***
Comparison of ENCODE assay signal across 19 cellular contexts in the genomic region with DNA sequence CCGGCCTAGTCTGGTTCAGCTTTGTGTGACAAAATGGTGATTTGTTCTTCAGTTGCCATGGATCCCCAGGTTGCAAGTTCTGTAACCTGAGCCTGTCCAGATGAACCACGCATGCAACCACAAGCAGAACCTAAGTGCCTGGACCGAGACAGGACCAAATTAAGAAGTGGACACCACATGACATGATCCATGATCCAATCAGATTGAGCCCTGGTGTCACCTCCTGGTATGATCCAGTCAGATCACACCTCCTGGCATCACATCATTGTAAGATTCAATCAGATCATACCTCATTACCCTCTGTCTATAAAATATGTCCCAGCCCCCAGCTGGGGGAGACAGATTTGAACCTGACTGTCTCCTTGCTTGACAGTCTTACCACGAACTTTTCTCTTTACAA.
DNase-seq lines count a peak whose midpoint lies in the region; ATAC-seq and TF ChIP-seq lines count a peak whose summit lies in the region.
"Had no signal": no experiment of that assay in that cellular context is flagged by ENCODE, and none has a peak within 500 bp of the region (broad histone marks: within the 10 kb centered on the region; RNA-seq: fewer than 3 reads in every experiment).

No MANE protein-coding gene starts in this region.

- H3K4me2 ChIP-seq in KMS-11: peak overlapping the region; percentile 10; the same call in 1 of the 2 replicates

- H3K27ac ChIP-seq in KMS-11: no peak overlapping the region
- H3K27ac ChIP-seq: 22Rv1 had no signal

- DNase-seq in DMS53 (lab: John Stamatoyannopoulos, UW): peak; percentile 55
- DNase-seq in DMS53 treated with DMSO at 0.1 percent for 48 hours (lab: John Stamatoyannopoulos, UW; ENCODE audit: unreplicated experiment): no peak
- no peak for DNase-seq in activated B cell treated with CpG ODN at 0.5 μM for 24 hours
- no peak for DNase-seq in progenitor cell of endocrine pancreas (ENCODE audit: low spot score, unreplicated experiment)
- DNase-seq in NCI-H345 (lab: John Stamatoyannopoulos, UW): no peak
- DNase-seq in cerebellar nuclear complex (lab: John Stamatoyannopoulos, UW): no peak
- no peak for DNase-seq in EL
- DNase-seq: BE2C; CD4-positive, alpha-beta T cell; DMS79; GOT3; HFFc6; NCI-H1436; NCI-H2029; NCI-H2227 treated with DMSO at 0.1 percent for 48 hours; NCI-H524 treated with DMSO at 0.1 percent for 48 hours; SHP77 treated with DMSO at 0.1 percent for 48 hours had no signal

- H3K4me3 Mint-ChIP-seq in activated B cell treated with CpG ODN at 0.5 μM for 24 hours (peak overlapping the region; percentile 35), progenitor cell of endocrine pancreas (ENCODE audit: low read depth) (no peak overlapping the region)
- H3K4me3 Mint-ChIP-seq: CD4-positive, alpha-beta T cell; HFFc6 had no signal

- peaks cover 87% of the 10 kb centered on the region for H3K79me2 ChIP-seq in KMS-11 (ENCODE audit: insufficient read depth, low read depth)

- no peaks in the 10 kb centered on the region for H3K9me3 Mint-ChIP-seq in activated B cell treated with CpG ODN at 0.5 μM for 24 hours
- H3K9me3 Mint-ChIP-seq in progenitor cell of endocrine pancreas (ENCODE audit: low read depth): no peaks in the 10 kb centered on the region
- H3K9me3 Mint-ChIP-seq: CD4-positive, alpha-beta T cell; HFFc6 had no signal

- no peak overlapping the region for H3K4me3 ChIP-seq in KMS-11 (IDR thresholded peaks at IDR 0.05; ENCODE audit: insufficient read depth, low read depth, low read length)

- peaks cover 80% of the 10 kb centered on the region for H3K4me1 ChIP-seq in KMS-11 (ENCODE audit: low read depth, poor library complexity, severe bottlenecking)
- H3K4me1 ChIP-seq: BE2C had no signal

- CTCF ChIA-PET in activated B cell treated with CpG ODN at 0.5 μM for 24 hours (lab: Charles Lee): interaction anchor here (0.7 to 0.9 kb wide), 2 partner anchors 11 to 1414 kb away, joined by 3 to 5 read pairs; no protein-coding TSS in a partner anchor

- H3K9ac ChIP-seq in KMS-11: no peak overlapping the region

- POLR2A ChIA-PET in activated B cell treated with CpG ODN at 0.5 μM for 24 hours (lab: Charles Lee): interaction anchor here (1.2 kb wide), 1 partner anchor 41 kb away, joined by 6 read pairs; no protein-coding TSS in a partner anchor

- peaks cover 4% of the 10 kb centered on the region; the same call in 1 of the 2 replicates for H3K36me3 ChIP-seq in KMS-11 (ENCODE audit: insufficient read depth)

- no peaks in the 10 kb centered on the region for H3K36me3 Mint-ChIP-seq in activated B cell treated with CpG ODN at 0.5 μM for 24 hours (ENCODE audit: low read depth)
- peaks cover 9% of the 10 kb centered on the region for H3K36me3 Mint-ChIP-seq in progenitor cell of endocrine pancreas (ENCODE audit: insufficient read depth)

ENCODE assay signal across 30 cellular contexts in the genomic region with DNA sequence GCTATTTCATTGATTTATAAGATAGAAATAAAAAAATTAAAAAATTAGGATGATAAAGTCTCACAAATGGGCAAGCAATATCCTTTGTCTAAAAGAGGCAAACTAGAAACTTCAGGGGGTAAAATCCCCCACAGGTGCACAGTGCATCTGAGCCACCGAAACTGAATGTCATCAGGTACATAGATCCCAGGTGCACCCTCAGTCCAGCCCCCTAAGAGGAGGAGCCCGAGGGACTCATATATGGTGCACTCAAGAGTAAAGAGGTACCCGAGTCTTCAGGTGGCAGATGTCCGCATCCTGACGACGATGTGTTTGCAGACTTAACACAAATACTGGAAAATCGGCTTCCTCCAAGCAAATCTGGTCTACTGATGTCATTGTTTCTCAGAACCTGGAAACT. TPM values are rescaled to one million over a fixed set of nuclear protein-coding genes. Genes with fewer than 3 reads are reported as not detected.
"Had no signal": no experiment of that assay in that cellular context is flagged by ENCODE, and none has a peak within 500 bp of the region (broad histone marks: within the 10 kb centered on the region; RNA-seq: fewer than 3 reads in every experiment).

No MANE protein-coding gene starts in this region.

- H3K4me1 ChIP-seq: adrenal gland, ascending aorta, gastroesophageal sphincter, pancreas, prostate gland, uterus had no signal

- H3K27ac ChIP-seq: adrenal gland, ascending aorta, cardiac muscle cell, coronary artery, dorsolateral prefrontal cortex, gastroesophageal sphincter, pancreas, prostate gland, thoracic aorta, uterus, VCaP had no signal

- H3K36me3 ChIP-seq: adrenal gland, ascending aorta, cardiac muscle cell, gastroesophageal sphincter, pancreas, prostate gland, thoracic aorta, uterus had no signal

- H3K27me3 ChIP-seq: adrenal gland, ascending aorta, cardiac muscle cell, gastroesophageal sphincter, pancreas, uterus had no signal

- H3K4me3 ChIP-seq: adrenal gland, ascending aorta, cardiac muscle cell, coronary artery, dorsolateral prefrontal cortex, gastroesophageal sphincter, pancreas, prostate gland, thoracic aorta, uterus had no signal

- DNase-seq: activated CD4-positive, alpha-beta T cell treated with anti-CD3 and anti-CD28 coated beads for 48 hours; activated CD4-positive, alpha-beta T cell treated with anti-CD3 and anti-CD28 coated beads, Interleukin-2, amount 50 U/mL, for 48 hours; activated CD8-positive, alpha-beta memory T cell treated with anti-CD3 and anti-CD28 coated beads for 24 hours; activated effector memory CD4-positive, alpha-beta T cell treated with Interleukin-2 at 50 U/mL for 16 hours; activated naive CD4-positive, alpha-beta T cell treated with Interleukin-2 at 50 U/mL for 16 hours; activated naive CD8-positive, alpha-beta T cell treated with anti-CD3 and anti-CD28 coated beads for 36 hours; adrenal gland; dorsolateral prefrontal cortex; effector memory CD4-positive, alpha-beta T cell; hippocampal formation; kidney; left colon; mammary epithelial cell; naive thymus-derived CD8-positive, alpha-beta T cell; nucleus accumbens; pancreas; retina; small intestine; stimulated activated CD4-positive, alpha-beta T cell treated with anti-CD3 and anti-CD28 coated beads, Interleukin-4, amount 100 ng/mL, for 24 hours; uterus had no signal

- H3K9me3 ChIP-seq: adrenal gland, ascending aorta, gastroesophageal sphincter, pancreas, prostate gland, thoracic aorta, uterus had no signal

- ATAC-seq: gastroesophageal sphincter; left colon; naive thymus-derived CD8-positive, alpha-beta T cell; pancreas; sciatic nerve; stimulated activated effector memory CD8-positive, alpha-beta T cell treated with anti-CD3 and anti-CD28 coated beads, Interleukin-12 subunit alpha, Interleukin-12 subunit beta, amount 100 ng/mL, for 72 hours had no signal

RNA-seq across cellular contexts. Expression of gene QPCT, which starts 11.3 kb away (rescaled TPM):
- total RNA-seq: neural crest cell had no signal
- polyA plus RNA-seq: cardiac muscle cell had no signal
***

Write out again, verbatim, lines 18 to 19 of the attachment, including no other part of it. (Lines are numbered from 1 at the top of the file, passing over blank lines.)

- peaks cover 87% of the 10 kb centered on the region for H3K79me2 ChIP-seq in KMS-11 (ENCODE audit: insufficient read depth, low read depth)

- no peaks in the 10 kb centered on the region for H3K9me3 Mint-ChIP-seq in activated B cell treated with CpG ODN at 0.5 μM for 24 hours